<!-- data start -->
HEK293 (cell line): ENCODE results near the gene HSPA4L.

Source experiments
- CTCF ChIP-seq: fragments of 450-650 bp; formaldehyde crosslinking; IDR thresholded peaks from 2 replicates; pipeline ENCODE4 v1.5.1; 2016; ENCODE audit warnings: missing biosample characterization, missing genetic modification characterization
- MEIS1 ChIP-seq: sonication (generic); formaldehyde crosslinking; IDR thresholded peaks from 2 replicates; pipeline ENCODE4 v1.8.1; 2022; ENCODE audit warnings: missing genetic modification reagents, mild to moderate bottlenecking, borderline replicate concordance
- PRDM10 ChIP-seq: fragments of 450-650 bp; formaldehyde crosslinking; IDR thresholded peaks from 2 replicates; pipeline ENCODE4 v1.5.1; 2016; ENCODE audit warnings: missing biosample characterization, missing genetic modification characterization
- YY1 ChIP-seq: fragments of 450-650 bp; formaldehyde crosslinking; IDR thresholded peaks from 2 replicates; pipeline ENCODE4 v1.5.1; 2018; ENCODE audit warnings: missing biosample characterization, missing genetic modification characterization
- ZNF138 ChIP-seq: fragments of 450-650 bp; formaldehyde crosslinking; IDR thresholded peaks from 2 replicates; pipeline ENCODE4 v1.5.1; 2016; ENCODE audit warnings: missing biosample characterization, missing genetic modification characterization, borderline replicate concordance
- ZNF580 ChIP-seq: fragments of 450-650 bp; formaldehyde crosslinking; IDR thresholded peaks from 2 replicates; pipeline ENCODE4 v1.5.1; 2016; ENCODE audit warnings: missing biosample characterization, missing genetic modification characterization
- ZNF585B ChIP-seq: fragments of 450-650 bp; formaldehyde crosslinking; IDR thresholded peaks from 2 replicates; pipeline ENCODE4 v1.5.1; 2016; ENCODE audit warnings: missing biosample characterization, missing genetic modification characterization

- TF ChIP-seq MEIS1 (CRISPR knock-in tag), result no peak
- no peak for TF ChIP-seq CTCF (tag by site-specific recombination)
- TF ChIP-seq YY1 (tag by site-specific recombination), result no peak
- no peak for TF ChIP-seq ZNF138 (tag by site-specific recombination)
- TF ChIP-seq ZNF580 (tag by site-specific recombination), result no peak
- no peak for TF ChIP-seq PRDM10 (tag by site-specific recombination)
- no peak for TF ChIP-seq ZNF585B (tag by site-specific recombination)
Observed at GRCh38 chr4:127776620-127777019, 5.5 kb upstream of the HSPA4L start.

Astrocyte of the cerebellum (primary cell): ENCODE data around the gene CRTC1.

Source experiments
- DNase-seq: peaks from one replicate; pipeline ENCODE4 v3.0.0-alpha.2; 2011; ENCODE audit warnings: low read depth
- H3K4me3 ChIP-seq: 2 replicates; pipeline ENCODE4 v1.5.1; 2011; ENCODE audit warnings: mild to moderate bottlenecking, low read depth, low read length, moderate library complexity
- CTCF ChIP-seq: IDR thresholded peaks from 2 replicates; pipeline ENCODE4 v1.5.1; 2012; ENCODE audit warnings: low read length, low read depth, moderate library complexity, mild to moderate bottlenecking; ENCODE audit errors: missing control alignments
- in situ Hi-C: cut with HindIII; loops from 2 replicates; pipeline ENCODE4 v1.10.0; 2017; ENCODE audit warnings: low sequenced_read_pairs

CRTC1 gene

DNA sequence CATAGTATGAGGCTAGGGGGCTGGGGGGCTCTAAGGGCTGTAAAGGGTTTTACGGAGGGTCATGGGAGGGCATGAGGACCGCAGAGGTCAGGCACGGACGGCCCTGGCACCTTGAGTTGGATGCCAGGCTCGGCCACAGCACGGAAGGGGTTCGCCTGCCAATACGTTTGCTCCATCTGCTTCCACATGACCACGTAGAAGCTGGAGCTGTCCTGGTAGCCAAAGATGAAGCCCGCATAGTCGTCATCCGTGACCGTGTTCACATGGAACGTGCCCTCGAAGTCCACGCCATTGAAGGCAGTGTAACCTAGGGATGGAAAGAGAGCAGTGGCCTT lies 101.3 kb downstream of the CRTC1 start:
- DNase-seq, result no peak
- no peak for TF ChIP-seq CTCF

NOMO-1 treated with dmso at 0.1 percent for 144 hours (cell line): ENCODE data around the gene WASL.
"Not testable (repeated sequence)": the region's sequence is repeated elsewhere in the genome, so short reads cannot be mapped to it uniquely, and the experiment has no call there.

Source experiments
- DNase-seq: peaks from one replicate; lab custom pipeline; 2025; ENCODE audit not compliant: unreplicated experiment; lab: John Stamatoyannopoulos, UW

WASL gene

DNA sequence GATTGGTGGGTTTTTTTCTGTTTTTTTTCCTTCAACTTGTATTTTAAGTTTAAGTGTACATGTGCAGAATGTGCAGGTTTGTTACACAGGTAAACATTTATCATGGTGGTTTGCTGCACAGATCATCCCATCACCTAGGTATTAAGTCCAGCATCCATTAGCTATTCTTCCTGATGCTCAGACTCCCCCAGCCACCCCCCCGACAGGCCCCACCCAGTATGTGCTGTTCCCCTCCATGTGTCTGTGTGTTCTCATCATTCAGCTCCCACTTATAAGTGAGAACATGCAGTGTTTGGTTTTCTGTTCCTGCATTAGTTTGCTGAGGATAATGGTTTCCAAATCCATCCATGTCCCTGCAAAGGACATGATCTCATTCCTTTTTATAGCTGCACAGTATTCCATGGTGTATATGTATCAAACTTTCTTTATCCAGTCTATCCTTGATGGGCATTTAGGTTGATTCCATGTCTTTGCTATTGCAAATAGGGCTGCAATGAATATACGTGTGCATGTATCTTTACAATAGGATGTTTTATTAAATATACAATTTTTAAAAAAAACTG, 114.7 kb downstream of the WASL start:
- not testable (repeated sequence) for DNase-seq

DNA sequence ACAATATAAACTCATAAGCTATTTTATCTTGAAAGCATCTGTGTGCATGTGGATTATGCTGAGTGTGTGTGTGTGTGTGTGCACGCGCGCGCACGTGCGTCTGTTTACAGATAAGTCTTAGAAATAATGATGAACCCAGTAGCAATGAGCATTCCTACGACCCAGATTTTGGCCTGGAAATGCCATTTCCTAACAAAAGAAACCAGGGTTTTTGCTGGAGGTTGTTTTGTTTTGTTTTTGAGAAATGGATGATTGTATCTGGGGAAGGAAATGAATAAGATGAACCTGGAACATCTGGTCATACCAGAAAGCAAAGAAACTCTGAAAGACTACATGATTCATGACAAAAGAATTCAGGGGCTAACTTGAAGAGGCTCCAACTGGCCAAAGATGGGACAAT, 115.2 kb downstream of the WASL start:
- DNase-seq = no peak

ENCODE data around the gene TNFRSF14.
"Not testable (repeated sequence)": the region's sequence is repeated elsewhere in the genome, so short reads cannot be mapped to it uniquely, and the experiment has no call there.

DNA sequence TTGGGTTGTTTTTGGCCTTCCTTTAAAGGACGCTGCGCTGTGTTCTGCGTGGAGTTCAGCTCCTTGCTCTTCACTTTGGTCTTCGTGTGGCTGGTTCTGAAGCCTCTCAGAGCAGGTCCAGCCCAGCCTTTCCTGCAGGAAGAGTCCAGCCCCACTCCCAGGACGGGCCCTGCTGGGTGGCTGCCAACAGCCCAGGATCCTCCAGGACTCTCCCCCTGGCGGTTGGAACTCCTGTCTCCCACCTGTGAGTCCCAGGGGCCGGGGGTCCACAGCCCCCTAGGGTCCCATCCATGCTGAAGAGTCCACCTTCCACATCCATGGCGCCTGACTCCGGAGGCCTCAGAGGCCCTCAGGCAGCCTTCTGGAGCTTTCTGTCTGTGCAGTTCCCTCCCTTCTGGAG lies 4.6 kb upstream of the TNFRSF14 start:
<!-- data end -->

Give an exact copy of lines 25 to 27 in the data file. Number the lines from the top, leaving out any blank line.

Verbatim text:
DNA sequence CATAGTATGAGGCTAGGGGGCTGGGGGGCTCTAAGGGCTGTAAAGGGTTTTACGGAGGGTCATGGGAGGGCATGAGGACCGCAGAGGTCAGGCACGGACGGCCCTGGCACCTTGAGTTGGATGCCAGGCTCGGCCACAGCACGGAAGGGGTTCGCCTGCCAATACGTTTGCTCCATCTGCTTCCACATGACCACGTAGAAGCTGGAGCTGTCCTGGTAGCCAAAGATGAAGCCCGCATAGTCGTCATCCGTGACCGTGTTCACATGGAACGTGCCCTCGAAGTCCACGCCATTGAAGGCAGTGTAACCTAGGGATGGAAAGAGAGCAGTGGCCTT lies 101.3 kb downstream of the CRTC1 start:
- DNase-seq, result no peak
- no peak for TF ChIP-seq CTCF